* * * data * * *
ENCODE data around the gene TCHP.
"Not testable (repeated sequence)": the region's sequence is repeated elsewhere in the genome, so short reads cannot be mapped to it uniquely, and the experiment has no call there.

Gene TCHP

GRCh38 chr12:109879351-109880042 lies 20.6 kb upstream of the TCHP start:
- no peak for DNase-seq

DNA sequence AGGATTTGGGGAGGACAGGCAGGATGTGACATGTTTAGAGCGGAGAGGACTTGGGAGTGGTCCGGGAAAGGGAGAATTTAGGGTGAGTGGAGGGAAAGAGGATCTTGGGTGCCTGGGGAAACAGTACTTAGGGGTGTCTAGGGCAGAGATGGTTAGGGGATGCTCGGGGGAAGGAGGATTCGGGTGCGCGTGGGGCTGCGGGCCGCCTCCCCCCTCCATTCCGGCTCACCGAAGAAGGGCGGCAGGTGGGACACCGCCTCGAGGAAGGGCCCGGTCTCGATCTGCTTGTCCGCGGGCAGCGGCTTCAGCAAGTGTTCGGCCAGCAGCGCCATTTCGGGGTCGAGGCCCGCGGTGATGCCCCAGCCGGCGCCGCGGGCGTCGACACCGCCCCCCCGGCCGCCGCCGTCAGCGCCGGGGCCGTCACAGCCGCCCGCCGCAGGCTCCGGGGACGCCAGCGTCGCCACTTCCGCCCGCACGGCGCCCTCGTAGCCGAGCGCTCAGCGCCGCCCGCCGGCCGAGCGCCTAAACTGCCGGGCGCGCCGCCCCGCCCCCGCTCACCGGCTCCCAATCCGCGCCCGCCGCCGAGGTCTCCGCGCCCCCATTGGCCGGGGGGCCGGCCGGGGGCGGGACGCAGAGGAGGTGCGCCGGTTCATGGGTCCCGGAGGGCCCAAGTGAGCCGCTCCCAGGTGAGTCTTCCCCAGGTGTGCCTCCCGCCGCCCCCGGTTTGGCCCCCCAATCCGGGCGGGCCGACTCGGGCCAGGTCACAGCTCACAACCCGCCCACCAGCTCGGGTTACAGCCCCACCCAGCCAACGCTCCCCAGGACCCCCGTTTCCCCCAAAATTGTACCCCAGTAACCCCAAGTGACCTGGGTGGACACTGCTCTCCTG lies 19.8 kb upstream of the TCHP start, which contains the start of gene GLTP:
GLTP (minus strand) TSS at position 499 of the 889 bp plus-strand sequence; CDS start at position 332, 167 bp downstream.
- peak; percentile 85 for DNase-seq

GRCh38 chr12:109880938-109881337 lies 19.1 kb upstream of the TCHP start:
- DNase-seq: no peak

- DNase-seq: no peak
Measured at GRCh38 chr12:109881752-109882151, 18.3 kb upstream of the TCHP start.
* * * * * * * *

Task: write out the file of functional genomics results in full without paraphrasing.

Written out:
ENCODE data around the gene TCHP.
"Not testable (repeated sequence)": the region's sequence is repeated elsewhere in the genome, so short reads cannot be mapped to it uniquely, and the experiment has no call there.

Gene TCHP

GRCh38 chr12:109879351-109880042 lies 20.6 kb upstream of the TCHP start:
- no peak for DNase-seq

DNA sequence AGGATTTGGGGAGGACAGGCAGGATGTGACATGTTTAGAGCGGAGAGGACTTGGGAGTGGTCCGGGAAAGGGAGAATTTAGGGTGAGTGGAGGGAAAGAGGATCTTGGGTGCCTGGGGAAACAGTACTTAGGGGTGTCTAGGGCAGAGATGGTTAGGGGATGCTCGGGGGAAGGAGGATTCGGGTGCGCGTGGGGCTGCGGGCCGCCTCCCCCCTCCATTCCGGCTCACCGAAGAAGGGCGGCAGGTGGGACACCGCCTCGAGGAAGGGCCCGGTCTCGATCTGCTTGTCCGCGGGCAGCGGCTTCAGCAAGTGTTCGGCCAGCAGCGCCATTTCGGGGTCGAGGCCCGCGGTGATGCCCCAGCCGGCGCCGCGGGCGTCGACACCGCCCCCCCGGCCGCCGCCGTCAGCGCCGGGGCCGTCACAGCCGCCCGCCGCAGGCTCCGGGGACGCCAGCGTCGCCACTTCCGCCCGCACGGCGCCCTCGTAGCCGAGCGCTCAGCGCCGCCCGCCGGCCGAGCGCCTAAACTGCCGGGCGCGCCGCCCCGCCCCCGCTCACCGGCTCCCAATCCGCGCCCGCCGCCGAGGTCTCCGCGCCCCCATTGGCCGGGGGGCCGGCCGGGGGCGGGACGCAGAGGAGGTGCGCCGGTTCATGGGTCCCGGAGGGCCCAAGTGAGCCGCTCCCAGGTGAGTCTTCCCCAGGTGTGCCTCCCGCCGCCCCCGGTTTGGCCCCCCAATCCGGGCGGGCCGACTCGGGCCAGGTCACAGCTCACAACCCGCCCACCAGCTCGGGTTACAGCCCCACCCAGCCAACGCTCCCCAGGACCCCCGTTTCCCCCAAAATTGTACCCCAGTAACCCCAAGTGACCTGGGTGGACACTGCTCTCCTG lies 19.8 kb upstream of the TCHP start, which contains the start of gene GLTP:
GLTP (minus strand) TSS at position 499 of the 889 bp plus-strand sequence; CDS start at position 332, 167 bp downstream.
- peak; percentile 85 for DNase-seq

GRCh38 chr12:109880938-109881337 lies 19.1 kb upstream of the TCHP start:
- DNase-seq: no peak

- DNase-seq: no peak
Measured at GRCh38 chr12:109881752-109882151, 18.3 kb upstream of the TCHP start.